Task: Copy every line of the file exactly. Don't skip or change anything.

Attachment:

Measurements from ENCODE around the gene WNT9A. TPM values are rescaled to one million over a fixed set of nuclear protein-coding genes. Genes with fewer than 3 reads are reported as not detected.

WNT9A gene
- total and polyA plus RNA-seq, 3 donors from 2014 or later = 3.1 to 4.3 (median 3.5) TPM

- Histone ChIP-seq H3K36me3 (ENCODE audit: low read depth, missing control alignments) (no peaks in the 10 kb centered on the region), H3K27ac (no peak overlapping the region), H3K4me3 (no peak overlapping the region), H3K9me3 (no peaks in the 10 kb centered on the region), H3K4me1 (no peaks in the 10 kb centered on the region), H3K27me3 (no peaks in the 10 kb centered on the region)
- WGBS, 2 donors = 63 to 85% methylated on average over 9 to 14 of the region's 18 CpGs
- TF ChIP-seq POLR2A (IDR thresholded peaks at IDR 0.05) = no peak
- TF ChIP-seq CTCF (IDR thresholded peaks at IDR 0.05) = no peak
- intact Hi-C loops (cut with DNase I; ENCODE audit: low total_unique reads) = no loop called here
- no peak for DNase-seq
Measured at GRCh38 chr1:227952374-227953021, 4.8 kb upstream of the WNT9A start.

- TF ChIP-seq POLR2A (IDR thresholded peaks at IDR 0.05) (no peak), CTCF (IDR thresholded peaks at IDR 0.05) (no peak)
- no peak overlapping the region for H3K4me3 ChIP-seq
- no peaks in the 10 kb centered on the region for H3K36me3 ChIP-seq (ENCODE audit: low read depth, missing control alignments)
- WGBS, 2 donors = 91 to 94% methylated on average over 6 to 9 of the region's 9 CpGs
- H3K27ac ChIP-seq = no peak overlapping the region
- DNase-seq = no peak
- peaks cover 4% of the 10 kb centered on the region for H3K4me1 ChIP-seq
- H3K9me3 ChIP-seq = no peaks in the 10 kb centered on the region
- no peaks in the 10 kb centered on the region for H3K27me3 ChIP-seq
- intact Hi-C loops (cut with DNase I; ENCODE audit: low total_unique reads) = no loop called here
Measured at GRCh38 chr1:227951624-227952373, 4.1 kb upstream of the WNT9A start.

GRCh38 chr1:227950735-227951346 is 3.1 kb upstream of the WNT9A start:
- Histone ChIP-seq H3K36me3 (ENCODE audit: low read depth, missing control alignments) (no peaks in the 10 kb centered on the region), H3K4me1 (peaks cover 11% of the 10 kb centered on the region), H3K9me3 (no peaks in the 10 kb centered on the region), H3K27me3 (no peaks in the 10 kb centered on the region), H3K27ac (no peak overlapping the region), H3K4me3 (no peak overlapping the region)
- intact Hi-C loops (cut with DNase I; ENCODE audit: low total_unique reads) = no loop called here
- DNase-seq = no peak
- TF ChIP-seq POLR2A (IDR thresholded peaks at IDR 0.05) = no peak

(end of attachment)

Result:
Measurements from ENCODE around the gene WNT9A. TPM values are rescaled to one million over a fixed set of nuclear protein-coding genes. Genes with fewer than 3 reads are reported as not detected.

WNT9A gene
- total and polyA plus RNA-seq, 3 donors from 2014 or later = 3.1 to 4.3 (median 3.5) TPM

- Histone ChIP-seq H3K36me3 (ENCODE audit: low read depth, missing control alignments) (no peaks in the 10 kb centered on the region), H3K27ac (no peak overlapping the region), H3K4me3 (no peak overlapping the region), H3K9me3 (no peaks in the 10 kb centered on the region), H3K4me1 (no peaks in the 10 kb centered on the region), H3K27me3 (no peaks in the 10 kb centered on the region)
- WGBS, 2 donors = 63 to 85% methylated on average over 9 to 14 of the region's 18 CpGs
- TF ChIP-seq POLR2A (IDR thresholded peaks at IDR 0.05) = no peak
- TF ChIP-seq CTCF (IDR thresholded peaks at IDR 0.05) = no peak
- intact Hi-C loops (cut with DNase I; ENCODE audit: low total_unique reads) = no loop called here
- no peak for DNase-seq
Measured at GRCh38 chr1:227952374-227953021, 4.8 kb upstream of the WNT9A start.

- TF ChIP-seq POLR2A (IDR thresholded peaks at IDR 0.05) (no peak), CTCF (IDR thresholded peaks at IDR 0.05) (no peak)
- no peak overlapping the region for H3K4me3 ChIP-seq
- no peaks in the 10 kb centered on the region for H3K36me3 ChIP-seq (ENCODE audit: low read depth, missing control alignments)
- WGBS, 2 donors = 91 to 94% methylated on average over 6 to 9 of the region's 9 CpGs
- H3K27ac ChIP-seq = no peak overlapping the region
- DNase-seq = no peak
- peaks cover 4% of the 10 kb centered on the region for H3K4me1 ChIP-seq
- H3K9me3 ChIP-seq = no peaks in the 10 kb centered on the region
- no peaks in the 10 kb centered on the region for H3K27me3 ChIP-seq
- intact Hi-C loops (cut with DNase I; ENCODE audit: low total_unique reads) = no loop called here
Measured at GRCh38 chr1:227951624-227952373, 4.1 kb upstream of the WNT9A start.

GRCh38 chr1:227950735-227951346 is 3.1 kb upstream of the WNT9A start:
- Histone ChIP-seq H3K36me3 (ENCODE audit: low read depth, missing control alignments) (no peaks in the 10 kb centered on the region), H3K4me1 (peaks cover 11% of the 10 kb centered on the region), H3K9me3 (no peaks in the 10 kb centered on the region), H3K27me3 (no peaks in the 10 kb centered on the region), H3K27ac (no peak overlapping the region), H3K4me3 (no peak overlapping the region)
- intact Hi-C loops (cut with DNase I; ENCODE audit: low total_unique reads) = no loop called here
- DNase-seq = no peak
- TF ChIP-seq POLR2A (IDR thresholded peaks at IDR 0.05) = no peak